Francis S. Branin Jr. (“Branin”) owned and managed the investment management firm Brundage, Story & Rose, which was sold to Bessemer Trust, N.A. (“Bessemer”) in 2000. Nearly two years later, Branin left Bessemer and was hired by Stein Roe Investment Counsel LLC (“SRIC”), taking former clients with him. Bessemer proceeded to sue Branin under New York’s Mohawk Doctrine, which refers to an implied covenant imposed on the seller of a business that prevents the seller from approaching former customers and attempting to regain their patronage after the seller has purported to transfer the sold business’ goodwill to the purchaser. As a result of the legal claim by Bessemer, Branin sought indemnification under the directors and officers indemnification provisions of the operating agreement of SRIC (the “Operating Agreement”).
Individuals and entities, including those from outside California, who invest in or do business through an out-of-state limited liability company (“LLC”) may be surprised to find out that they have filing obligations and tax liabilities in California as a result of California’s far-reaching rules and interpretations related to when an LLC is treated as “doing business” in California.
In a closely-watched decision involving judicial review of agency settlements, the Unites States Court of Appeals for the Second Circuit vacated United States District Court Judge Jed Rakoff’s 2011 order rejecting a proposed $285 million settlement between the Securities and Exchange Commission (“SEC”) and Citigroup Global Markets Inc., finding that the judge applied an incorrect legal standard in his review of the proposed accord. S.E.C. v. Citigroup Global Mkts., Inc., No. 11-5227-CV L, 2014 WL 2486793 (2d Cir. June 4, 2014). The Second Circuit held that, under the proper standard, the district court is required to determine whether the consent decree is fair and reasonable, and, if it includes injunctive relief, whether the public interest “would not be disserved.” Absent a substantial basis in the record to the contrary, the appeals court held, the district court is required to enter the order.
In Halliburton Co. v. Erica P. John Fund, Inc., No. 13-317, __ S Ct. __, 2014 WL 2807181 (U.S. June 23, 2014), the United States Supreme Court refused to overturn the landmark decision Basic v. Levinson, but ruled that securities class action defendants may rebut the fraud-on-the-market presumption of investor reliance before the class certification stage by demonstrating lack of price impact.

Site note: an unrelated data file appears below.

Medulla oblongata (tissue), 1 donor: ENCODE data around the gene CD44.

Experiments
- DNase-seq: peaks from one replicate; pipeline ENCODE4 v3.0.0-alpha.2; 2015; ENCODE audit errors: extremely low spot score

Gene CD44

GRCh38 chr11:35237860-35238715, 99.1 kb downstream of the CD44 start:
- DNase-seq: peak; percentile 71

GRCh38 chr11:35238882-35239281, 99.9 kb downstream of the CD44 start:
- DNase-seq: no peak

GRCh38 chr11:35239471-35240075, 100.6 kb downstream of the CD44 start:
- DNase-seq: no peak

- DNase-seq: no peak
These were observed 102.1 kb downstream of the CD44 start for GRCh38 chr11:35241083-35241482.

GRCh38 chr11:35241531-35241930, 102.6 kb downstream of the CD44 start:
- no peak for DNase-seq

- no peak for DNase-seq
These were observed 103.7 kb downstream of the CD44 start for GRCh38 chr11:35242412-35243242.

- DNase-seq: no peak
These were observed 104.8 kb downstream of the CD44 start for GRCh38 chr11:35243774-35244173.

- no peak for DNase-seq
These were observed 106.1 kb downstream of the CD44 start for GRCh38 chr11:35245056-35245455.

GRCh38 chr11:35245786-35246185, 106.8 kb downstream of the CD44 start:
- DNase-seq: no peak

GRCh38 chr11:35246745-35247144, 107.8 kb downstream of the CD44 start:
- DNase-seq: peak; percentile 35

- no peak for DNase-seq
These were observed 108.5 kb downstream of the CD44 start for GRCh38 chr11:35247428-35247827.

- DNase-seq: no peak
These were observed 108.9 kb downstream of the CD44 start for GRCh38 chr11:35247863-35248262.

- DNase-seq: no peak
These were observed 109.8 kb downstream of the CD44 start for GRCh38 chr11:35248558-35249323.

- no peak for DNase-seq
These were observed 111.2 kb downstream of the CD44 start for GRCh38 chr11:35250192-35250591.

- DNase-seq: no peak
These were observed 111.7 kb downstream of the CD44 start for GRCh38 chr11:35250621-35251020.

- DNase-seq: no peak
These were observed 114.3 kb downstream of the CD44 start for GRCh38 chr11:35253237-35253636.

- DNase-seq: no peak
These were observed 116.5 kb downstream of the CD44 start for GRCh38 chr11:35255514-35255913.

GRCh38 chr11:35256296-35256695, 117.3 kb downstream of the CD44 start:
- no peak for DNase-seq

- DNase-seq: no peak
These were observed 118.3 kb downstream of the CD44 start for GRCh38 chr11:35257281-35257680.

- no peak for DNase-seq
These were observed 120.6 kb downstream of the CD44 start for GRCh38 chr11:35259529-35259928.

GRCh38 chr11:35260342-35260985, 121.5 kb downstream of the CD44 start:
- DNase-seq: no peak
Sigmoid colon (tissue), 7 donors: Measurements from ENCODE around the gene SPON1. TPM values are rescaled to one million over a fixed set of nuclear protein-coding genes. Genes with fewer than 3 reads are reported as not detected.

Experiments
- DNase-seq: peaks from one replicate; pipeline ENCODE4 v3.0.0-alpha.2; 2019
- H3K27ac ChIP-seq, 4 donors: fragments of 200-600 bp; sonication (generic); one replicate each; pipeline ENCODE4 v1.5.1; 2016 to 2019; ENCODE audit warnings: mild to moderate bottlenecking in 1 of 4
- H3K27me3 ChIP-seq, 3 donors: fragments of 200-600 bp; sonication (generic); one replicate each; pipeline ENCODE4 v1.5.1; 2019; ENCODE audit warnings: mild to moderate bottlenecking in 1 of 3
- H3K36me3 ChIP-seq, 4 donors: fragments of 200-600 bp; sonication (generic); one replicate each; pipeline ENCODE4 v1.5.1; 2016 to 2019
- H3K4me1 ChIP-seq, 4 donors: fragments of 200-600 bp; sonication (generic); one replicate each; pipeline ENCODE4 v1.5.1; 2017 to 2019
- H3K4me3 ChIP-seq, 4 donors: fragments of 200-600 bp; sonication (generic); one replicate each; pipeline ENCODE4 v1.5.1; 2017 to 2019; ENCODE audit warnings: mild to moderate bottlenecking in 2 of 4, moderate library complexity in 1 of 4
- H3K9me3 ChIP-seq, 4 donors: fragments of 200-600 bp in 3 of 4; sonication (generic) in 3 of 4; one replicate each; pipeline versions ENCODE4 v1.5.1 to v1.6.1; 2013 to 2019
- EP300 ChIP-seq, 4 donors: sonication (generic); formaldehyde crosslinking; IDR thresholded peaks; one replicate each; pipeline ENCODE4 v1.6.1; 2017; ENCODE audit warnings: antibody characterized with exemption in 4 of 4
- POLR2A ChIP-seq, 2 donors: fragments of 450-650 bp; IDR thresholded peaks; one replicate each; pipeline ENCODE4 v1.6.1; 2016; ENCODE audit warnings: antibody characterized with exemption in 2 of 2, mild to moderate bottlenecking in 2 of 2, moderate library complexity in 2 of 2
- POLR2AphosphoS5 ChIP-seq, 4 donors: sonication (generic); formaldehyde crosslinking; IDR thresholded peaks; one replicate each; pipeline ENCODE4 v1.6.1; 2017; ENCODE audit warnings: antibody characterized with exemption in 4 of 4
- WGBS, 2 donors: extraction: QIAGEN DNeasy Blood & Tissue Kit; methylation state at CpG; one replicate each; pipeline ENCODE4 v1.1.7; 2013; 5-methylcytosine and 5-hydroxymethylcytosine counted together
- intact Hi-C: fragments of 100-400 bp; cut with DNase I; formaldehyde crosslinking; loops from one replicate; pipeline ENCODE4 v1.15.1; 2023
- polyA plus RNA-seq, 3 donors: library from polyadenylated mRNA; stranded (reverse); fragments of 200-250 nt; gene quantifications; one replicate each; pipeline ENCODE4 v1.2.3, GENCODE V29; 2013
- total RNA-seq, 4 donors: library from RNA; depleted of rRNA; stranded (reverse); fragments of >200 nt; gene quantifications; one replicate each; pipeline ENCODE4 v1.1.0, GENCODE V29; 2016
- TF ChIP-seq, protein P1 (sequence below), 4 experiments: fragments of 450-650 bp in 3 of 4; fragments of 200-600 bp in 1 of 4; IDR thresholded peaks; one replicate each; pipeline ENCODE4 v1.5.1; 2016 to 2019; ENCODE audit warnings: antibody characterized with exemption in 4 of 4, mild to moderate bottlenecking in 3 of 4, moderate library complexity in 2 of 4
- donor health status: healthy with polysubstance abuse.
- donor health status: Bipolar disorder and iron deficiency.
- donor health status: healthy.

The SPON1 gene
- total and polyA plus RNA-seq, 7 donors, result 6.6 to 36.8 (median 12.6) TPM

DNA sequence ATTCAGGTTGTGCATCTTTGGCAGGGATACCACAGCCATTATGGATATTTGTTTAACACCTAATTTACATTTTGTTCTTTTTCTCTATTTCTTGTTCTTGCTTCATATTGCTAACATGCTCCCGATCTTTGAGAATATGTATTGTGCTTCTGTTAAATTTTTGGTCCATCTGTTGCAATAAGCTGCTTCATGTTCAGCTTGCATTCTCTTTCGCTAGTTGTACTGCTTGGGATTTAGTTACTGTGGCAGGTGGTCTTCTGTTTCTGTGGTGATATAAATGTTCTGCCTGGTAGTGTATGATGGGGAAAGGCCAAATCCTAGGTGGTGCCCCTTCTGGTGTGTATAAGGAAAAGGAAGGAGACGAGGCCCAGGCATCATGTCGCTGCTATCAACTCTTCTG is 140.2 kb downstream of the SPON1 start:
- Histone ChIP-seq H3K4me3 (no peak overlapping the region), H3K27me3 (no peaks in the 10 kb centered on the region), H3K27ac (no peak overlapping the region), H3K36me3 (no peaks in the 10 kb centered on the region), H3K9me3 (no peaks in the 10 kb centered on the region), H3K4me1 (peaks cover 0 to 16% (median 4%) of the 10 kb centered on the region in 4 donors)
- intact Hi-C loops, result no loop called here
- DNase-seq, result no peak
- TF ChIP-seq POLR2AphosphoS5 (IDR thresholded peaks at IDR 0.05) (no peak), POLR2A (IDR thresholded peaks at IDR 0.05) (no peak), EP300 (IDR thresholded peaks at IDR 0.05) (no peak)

In Bricklayers & Trowel Trades Int’l Pension Fund v. Credit Suisse Sec. (USA) LLC, No. 12-1750, 2014 U.S. App. LEXIS 8994 (1st Cir. May 14, 2014), the United States Court of Appeals for the First Circuit affirmed a district court’s exclusion of an event study as unreliable under Daubert v. Merrell Dow Pharm., Inc., 509 U.S. 579, 597 (1993). Plaintiffs, AOL shareholders, had offered the event study to show that alleged misstatements by defendant Credit Suisse First Boston (“CSFB”) ultimately caused declines in AOL’s stock price. The First Circuit agreed that plaintiffs’ expert, Dr. Scott D. Hakala, in performing the event study, failed to examine relevant “event dates,” classified certain dates as relevant even though the disclosures on those dates largely repeated previously disclosed information, and failed to control for confounding factors. As plaintiffs’ loss causation evidence consisted entirely of the event study, the First Circuit also affirmed summary judgment on behalf of CSFB. Notwithstanding the common and widely accepted use of event studies in securities cases, Bricklayers reminds practitioners of the need to fully scrutinize event studies under Daubert admissibility rules.
In Baker v. Bank of America, N.A., No. 5:13-CV-92-F, 2014 U.S. Dist. LEXIS 9578 (E.D.N.C. Jan. 27, 2014), the United States District Court for the Eastern District of North Carolina held that even if a consumer timely exercises his or her right to rescind a loan transaction under the Truth in Lending Act (TILA), 15 U.S.C. § 1601, et. seq. — i.e., during the three-day statutory “cooling-off” period — that exercise does not automatically cause the loan to be rescinded. Rather, the court held, if a consumer’s notice of rescission is met with silence by the lender, the consumer must also file a lawsuit in order to complete the rescission before the statute of limitations expires (in this case, the statute of limitations was determined to be four years). The Baker case provides a thorough interpretation of the effect of the statutory three-day “cooling-off” period, for which, it was noted in the decision, case law is “exceedingly sparse.”